Today marks two years of abuses conducted by the Greek police against migrants and asylum seekers in Athens under the Xenios Zeus operation, ironically named after the ancient Greek god of hospitality.
On the streets of Greece’s capital, abusive police stops and searches are a daily reality. Police have detained tens of thousands of people presumed to be irregular migrants. People who appear to be foreigners are subject to routine stops, unjustified searches of their belongings, insults, and, in some cases, physical abuse.
Even when these individuals have identity documents proving they have a legal right to be in Greece, that doesn’t always stop police transferring them to a police station where they can be held for hours pending “verification” of their status. Human Rights Watch documented these violations in the June 2013 report "Unwelcome Guests".
Part of the problem is that under Greek law, police have broad powers to stop people and require them to provide proof of their identity without any suspicion of criminal wrongdoing. There are no legal safeguards or guidance governing identity checks for immigration control, and officers are not trained on immigration and asylum issues.
In a damning December 2013 report, the EU Fundamental Rights Agency said that “while immigration checks need to be conducted, the efficiency and effectiveness of the way operation Xenios Zeus is carried out is questionable.” The Greek Ombudsman criticized the operation in September 2013, saying it was disproportionate and discriminatory.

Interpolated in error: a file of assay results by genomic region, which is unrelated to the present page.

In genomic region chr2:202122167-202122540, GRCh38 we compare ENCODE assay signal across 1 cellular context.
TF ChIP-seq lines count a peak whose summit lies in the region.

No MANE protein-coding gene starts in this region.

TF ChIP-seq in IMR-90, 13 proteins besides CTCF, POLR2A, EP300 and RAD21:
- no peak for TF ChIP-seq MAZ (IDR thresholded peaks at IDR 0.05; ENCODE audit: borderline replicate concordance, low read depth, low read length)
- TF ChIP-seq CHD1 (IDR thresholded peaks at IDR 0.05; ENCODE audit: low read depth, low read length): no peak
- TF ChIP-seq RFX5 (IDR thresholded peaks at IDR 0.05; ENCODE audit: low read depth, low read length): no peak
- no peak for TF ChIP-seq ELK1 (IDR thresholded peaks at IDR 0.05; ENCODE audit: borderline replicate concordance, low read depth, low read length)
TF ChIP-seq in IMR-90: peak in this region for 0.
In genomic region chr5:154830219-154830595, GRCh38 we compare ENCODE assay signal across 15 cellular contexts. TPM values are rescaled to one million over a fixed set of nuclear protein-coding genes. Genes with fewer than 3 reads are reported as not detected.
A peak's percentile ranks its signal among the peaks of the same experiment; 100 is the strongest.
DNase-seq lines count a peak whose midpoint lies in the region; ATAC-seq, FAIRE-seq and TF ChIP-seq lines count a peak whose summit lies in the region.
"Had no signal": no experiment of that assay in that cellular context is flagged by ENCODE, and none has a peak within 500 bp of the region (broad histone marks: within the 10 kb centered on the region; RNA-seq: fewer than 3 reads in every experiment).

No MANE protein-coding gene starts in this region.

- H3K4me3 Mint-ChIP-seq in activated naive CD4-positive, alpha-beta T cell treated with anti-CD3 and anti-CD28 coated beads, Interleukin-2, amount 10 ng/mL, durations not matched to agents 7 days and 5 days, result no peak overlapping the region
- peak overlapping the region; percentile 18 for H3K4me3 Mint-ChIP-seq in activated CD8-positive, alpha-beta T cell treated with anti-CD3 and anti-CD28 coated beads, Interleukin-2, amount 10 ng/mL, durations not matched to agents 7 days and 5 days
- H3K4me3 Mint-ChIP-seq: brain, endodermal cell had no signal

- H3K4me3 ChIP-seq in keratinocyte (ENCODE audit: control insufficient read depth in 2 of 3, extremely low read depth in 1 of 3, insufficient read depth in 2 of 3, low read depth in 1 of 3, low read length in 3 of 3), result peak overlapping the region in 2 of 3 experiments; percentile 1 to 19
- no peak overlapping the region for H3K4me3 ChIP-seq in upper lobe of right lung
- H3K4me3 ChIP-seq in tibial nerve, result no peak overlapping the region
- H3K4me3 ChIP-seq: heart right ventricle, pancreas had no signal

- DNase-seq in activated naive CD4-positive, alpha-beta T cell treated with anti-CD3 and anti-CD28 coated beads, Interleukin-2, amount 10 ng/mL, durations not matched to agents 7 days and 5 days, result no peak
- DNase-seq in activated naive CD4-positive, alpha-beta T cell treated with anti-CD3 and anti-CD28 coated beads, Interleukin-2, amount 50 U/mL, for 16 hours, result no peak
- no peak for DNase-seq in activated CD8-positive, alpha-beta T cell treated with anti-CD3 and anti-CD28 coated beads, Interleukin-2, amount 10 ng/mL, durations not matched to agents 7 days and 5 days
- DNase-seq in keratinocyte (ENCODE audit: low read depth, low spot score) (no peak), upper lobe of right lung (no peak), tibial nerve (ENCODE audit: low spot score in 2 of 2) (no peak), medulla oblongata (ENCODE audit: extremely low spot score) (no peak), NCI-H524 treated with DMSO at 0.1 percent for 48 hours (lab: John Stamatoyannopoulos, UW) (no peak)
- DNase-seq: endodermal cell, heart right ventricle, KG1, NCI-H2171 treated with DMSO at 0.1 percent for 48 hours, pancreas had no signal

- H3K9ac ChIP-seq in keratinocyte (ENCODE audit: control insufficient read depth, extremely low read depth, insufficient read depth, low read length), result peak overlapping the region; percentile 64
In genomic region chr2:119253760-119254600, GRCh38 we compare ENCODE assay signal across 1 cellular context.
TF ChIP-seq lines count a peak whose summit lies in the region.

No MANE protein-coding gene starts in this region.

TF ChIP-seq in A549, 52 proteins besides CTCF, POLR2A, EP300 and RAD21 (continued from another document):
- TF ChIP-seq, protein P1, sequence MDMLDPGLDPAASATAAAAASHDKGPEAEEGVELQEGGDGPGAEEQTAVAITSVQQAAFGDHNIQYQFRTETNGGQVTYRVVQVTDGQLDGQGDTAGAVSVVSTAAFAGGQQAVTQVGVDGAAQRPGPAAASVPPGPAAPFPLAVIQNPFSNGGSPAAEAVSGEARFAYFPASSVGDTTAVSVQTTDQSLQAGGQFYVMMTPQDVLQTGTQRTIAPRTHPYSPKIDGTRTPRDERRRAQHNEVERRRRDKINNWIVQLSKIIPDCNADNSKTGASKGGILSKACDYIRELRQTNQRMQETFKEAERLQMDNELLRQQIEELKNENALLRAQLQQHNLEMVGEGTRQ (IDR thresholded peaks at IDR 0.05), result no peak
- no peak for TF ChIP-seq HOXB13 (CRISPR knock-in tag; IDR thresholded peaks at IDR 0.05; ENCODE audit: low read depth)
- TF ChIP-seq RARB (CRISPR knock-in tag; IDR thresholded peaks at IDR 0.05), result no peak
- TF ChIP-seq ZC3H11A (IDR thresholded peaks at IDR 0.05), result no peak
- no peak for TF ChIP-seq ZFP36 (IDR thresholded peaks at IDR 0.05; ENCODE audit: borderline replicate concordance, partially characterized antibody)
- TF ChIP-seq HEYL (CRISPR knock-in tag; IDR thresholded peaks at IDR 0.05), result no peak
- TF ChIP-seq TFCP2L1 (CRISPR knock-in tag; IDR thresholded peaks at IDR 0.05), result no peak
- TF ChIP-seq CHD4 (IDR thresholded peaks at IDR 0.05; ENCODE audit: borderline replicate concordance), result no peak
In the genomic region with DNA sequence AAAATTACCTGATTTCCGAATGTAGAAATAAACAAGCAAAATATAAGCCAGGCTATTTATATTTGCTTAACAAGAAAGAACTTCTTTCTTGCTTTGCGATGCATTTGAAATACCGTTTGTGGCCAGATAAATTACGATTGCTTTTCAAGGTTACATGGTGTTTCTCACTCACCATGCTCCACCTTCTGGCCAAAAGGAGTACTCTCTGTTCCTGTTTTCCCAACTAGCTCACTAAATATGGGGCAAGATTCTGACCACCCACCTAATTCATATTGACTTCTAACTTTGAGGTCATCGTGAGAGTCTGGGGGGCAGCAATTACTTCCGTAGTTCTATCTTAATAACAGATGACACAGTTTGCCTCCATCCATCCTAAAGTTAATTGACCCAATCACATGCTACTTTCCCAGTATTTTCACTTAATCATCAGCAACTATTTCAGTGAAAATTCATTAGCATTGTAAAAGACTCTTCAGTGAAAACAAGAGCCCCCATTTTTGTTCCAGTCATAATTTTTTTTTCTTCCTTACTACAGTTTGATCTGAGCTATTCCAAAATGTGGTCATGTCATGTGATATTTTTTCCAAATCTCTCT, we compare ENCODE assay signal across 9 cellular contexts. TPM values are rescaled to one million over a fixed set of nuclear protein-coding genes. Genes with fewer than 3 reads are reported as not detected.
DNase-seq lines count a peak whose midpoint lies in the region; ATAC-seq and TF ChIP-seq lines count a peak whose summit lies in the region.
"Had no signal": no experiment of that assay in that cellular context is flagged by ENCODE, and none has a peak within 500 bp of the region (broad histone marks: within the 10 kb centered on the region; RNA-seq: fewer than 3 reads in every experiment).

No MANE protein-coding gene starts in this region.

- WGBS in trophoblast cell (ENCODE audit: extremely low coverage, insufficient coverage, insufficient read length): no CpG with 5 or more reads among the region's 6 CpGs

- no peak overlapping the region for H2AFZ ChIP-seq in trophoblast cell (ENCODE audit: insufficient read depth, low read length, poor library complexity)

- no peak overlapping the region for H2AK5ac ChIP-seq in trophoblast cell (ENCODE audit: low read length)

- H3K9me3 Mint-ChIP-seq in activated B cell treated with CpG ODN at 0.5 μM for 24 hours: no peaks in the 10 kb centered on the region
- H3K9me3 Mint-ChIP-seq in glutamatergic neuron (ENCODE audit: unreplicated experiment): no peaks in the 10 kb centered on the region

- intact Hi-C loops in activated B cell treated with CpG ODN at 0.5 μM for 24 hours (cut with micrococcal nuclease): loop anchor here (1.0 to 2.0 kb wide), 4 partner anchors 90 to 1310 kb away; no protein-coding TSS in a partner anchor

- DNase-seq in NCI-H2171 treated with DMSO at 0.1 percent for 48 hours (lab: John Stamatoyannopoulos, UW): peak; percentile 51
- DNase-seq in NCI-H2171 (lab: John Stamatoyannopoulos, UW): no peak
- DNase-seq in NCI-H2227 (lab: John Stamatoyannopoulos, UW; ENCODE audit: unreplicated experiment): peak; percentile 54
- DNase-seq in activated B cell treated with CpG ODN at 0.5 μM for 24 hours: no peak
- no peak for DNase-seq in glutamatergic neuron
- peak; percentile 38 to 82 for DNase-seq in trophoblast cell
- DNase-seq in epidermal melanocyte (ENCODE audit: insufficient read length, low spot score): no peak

Despite the adoption of a law last March making it easier for people to complain about law enforcement misconduct and adding racist and discriminatory behaviour based on ethnic origin or religion as grounds for a complaint against the police, police conduct during these stops continue to leave a lot to be desired.
The Greek government has failed to revise the general stop and search powers nor has it adopted the legal and policy reforms needed to ensure that police operations are conducted in full compliance with national and international law prohibiting discrimination, including discriminatory ethnic profiling, ill-treatment, and arbitrary deprivation of liberty. Police officers conducting immigration stops need appropriate training, equipment, and guidance on how to conduct immigration stops without abusing people’s rights.
Instead, on July 16, the government launched a fresh large-scale police operation called Operation Theseus, ostensibly aimed at curbing the use of drugs, sex work, as well irregular immigration in the center of Athens. The credible reports of abusive police stops emerging from this operation should surprise no one.
Greece has a right to control irregular immigration and a duty to improve security on the streets for everyone. But until the government effectively regulates police stop powers, the high price paid by vulnerable groups in Athens will remain.